Can an employer file theft charges againstan employeewithout direct evidence?

UPDATED: Jul 21, 2011

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Can an employer file theft charges againstan employeewithout direct evidence?

I managed a store for a big company. I was not doing good job at managing the inventory then found out that a large amount of inventory was missing. I admitted that I did not do what I should have done. I also told the company that I was not able to catch the thief because I could not tell who was doing the bad deeds. Now they threaten to file a theft charge on me. I did not steal from them; I was just doing a bad job. Can they file charge even they do not have concrete evidence that I was stealing.

Asked on July 21, 2011 Texas


SJZ, Member, New York Bar / FreeAdvice Contributing Attorney

Answered 11 years ago | Contributor

It's  not 100% up to them whether charges will brought against you; in a criminal case, the state (the authorities) are the party that bring charges, not the alleged or asserted victim. If the employer believes that you did steal, they can report the theft to the police; the police, if they think there may be something there, may investigate; if the authorities then believe that there may have been theft, at that point, you may be charged.

There are many ways to prove theft without direct evidence. For example: say that they can prove that you were the only person who accessed a storeroom, based on some combination of witness testimony, security camera footage, work records or time sheets, etc. If you were the only one who could have stolen things, and things are missing, that could be enough to convict you.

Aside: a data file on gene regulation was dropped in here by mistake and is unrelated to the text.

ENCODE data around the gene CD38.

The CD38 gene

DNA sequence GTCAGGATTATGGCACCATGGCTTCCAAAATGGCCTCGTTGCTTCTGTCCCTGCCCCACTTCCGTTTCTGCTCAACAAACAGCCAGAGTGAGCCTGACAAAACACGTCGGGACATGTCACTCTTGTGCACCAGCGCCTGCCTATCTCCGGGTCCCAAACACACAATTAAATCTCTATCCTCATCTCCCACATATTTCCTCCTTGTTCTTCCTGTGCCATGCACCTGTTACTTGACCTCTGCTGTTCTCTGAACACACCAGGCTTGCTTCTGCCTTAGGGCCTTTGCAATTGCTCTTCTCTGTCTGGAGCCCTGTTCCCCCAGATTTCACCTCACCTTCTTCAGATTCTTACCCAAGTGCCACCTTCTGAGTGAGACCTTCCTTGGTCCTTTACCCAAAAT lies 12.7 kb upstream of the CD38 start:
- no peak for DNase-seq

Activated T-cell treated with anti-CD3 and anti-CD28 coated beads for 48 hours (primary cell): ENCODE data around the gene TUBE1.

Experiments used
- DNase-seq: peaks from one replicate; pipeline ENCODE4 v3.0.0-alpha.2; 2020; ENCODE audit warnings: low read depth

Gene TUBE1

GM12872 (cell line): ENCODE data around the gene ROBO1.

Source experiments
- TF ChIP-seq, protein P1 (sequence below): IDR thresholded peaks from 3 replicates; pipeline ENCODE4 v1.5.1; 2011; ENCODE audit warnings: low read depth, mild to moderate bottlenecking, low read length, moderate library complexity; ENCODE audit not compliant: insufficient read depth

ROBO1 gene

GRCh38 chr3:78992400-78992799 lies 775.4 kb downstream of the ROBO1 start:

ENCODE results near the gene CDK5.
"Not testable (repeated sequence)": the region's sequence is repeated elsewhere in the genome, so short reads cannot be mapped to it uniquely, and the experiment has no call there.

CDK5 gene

IMPORTANT NOTICE: The Answer(s) provided above are for general information only. The attorney providing the answer was not serving as the attorney for the person submitting the question or in any attorney-client relationship with such person. Laws may vary from state to state, and sometimes change. Tiny variations in the facts, or a fact not set forth in a question, often can change a legal outcome or an attorney's conclusion. Although has verified the attorney was admitted to practice law in at least one jurisdiction, he or she may not be authorized to practice law in the jurisdiction referred to in the question, nor is he or she necessarily experienced in the area of the law involved. Unlike the information in the Answer(s) above, upon which you should NOT rely, for personal advice you can rely upon we suggest you retain an attorney to represent you.

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